Another pressing concern is finding a solution to the unemployment (49% in 2018), that is having a serious impact on young people while opportunities for employment in public service are diminishing. Despite an enforced retirement of older civil servants and a policy of ‘Omanisation’ of jobs in the sultanate, the government’s efforts are coming up against a disconnect between the education and training of young Omanis and the requirements of business, along with the rational preference of a good number of employers for foreign workers, the majority of whom come from Asia under the system of kafalah (sponsorship). Ten years after the demonstrations of the Arab Spring that also affected Oman, reducing unemployment amongst the young has become a pressing matter for the new sultan: in 2019 and 2021 there were new demonstrations in several of the country’s cities against certain austerity measures, in particulier the removal of some subsidies and the introduction of VAT (sales tax) for the first time in the country’s history.
These matters of internal politics should not be ignored when it comes to analysing the new sultan’s foreign policy: the post-oil world and the pressing need for economic development permeate Omani foreign policy. A year and a half after Sultan Haitham’s coronation, Oman is managing to preserve the diplomatic ethos that has been at the root of its success for half a century.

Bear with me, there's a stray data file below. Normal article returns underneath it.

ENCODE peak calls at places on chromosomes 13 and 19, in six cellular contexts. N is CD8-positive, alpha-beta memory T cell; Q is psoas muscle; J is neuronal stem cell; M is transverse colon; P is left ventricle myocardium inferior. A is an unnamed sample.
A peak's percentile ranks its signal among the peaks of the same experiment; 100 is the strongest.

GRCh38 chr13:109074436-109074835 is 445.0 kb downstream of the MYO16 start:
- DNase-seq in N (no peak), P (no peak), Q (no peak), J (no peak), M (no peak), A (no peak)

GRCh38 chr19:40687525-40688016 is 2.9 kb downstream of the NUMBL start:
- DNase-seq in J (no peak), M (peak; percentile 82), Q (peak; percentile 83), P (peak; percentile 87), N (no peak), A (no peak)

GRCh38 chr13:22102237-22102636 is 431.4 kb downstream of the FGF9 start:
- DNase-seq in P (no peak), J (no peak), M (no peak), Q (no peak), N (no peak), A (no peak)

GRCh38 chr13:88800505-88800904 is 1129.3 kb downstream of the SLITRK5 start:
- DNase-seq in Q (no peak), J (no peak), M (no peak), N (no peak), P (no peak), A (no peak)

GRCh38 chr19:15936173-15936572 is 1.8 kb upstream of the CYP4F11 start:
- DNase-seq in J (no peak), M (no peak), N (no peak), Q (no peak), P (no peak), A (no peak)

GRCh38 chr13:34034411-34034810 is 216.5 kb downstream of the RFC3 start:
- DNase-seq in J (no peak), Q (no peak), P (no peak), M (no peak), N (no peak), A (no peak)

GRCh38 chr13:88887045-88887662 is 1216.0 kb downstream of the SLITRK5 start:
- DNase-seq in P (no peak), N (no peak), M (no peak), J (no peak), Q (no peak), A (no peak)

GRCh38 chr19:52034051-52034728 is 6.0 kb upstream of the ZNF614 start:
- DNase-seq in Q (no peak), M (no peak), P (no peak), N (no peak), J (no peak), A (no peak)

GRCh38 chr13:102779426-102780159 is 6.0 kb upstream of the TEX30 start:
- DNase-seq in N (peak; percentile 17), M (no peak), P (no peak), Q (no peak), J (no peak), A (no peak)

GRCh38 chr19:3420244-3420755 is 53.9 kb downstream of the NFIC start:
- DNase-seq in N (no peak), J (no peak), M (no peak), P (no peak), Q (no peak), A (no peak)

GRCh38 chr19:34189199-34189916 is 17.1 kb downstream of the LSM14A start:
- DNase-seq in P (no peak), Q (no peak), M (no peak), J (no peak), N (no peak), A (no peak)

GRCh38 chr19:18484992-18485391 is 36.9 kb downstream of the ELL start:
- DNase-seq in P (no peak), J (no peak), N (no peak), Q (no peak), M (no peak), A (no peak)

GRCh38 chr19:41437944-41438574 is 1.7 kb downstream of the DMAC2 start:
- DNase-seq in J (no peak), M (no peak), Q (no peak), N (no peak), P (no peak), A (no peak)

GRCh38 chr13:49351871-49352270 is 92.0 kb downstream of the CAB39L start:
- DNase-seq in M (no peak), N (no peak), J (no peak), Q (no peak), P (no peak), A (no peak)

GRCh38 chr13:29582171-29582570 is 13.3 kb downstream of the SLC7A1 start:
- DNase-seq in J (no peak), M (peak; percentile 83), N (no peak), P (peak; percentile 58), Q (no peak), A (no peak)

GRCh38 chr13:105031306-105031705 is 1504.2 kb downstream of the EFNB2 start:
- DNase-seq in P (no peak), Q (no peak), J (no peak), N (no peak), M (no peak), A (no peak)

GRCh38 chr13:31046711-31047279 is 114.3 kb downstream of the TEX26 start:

RELATIONS WITH NEIGHBOURS IN THE GULF COOPERATION COUNCIL
Omani foreign policy is first and foremost structured around the issues relating to the Gulf Cooperation Council (GCC), an organisation the country has been a member of since its foundation in 1981. Even if Oman is an active member, Sultan Qaboos had always been a restraining influence on a too rapid expansion of the GCC’s powers (often driven by Saudi Arabia, particularly in relation to financial matters) so as to preserve Omani independence and sovereignty. The United Arab Emirates and Saudi Arabia therefore remain Oman’s two most important economic partners.